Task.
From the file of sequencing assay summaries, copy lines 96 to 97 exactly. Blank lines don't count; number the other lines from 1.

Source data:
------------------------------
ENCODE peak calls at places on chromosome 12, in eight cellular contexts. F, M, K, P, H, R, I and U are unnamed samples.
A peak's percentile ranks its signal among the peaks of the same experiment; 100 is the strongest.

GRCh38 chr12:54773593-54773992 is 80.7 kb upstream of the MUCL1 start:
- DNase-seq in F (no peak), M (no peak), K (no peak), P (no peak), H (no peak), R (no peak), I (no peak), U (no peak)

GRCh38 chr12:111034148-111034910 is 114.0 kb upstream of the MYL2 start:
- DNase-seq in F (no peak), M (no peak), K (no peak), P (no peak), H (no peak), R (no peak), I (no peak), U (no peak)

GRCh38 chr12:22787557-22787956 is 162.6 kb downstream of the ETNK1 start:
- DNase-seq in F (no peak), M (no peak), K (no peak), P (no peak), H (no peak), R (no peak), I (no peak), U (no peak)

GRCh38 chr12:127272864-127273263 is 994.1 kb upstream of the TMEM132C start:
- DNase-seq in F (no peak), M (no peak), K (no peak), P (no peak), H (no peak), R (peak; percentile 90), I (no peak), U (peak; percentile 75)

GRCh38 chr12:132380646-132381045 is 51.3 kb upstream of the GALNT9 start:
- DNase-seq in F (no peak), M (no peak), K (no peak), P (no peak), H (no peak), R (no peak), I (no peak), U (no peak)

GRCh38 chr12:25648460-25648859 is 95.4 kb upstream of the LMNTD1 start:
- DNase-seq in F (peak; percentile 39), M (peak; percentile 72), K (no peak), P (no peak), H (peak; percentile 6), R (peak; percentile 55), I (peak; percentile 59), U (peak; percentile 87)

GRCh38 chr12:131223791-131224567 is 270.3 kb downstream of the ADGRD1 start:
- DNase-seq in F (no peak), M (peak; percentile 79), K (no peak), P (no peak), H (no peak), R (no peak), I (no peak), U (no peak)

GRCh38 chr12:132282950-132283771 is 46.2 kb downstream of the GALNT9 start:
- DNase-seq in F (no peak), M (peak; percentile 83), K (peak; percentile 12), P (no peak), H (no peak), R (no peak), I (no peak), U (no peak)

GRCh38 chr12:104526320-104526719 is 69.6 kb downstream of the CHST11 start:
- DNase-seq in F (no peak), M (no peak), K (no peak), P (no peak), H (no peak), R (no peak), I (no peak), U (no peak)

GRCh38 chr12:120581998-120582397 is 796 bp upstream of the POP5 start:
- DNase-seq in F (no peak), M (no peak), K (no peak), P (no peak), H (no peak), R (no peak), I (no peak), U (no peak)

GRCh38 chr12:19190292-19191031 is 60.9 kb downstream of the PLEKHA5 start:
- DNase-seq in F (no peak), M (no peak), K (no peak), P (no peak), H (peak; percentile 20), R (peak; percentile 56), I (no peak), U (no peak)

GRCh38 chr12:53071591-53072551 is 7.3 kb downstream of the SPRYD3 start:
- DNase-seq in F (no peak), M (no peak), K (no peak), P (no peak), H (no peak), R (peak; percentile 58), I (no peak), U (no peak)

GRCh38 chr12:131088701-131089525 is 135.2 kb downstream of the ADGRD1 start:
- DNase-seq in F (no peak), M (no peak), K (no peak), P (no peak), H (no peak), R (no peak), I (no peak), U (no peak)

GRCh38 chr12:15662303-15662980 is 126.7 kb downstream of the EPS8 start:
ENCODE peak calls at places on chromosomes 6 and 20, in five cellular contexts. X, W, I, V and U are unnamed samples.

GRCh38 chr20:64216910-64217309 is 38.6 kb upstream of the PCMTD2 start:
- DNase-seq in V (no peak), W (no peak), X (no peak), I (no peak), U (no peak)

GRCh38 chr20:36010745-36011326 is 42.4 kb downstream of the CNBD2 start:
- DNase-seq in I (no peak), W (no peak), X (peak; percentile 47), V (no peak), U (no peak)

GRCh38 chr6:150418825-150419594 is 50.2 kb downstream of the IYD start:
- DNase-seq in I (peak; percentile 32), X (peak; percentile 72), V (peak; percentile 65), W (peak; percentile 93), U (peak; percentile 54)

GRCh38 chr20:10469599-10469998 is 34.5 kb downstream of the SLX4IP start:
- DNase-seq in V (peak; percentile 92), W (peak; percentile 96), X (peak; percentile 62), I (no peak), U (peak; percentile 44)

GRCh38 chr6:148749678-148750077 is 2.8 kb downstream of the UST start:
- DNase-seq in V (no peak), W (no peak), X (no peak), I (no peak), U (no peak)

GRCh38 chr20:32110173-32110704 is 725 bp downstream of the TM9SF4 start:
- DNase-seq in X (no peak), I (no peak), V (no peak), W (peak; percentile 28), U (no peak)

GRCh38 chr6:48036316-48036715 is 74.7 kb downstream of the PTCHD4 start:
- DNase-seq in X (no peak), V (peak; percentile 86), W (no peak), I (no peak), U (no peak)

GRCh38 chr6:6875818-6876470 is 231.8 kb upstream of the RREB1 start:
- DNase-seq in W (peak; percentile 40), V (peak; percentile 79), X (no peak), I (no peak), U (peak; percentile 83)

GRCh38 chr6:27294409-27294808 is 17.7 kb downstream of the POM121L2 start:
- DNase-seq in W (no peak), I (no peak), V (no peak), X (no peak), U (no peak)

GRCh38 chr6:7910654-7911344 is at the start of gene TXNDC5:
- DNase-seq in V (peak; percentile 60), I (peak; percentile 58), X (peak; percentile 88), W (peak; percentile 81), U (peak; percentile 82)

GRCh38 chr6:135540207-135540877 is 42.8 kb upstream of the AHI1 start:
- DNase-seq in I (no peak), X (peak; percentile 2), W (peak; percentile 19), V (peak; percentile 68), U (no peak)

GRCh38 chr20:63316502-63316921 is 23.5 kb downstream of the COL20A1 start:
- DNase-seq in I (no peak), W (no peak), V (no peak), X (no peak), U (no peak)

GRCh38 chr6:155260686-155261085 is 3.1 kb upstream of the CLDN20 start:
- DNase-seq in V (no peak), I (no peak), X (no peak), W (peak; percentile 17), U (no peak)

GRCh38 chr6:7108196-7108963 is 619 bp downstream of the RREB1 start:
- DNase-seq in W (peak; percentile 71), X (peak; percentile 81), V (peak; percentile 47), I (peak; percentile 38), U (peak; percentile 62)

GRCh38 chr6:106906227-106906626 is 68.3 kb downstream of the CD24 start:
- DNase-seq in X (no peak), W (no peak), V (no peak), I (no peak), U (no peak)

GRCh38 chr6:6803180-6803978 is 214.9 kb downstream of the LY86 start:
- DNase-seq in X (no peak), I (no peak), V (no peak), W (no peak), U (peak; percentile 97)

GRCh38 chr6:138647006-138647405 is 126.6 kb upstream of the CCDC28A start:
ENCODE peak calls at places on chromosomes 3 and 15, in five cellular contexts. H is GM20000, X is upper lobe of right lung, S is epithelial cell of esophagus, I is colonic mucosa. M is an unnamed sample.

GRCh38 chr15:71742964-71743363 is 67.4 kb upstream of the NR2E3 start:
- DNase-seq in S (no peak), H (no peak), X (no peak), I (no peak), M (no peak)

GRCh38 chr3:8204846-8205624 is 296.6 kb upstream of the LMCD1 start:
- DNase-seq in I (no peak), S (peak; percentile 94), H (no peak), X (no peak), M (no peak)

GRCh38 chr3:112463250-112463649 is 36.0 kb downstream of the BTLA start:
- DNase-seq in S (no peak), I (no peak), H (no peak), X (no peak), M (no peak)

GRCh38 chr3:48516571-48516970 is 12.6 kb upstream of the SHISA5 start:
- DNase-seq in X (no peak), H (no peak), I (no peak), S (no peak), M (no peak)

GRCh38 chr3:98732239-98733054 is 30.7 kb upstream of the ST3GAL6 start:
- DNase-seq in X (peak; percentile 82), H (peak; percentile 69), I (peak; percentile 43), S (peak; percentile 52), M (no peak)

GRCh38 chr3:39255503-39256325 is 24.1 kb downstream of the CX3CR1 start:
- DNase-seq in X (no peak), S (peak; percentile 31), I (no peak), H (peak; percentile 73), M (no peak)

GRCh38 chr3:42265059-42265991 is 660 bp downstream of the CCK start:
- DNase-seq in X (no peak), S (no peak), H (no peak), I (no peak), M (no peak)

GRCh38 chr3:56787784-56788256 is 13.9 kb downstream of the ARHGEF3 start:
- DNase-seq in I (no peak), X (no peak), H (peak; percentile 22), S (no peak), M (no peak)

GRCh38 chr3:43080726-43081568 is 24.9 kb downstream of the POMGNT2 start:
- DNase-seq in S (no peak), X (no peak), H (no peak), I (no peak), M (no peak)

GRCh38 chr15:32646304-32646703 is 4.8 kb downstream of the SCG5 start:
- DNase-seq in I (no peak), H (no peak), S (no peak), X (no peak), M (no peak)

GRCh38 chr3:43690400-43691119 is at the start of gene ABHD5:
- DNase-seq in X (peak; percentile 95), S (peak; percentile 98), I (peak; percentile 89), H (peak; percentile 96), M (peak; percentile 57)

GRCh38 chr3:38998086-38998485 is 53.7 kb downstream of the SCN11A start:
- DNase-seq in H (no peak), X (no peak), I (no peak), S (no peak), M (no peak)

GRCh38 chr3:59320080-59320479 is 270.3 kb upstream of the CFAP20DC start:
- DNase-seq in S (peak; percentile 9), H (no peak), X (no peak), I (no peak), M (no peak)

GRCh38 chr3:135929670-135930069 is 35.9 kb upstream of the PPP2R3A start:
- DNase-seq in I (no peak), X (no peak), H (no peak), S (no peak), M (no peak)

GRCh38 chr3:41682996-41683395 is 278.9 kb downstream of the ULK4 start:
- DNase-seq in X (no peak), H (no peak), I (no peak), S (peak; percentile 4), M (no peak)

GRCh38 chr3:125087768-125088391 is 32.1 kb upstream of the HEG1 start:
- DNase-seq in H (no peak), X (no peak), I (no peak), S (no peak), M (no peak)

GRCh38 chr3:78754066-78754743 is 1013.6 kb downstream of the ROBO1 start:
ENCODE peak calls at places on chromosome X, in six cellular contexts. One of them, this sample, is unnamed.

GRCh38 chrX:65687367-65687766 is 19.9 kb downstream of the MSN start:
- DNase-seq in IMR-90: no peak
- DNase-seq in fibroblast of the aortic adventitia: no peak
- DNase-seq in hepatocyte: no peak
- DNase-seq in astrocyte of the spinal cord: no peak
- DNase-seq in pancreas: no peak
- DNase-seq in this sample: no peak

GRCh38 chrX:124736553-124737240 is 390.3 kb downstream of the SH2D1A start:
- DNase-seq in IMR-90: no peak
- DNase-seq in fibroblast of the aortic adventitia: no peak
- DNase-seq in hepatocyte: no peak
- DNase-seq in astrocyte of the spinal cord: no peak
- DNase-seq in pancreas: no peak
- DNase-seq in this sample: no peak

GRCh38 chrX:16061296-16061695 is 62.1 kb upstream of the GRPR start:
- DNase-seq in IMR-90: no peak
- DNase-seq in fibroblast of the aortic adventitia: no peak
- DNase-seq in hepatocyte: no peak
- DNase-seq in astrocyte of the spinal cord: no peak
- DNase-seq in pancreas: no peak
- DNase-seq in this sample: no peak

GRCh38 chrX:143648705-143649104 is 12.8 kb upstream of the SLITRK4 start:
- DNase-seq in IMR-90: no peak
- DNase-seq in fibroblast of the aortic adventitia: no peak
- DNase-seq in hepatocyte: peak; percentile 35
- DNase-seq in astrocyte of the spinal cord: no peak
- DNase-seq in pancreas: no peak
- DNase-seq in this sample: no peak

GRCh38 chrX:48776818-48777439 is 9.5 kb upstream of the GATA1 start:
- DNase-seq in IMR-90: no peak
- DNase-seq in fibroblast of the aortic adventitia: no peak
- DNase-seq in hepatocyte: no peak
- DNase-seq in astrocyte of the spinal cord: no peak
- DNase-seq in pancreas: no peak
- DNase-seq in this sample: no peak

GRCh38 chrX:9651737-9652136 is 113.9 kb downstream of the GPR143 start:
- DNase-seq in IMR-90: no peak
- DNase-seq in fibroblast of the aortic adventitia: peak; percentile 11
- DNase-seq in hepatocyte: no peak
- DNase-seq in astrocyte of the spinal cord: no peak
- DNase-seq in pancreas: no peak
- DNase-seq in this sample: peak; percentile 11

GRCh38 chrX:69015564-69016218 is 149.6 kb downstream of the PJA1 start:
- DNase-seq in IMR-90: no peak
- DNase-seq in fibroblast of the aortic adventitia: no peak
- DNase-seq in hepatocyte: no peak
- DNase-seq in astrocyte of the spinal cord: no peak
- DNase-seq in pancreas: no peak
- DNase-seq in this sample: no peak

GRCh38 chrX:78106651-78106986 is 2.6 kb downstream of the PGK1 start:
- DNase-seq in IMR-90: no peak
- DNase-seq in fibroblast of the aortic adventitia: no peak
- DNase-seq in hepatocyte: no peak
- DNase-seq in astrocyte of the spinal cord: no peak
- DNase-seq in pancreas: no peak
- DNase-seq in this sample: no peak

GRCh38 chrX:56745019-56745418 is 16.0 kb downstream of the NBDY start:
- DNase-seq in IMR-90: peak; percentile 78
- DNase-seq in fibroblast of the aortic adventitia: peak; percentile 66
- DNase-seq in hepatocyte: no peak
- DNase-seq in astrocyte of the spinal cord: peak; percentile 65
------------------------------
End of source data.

- DNase-seq in H (no peak), X (no peak), I (no peak), S (no peak), M (no peak)

GRCh38 chr3:78754066-78754743 is 1013.6 kb downstream of the ROBO1 start: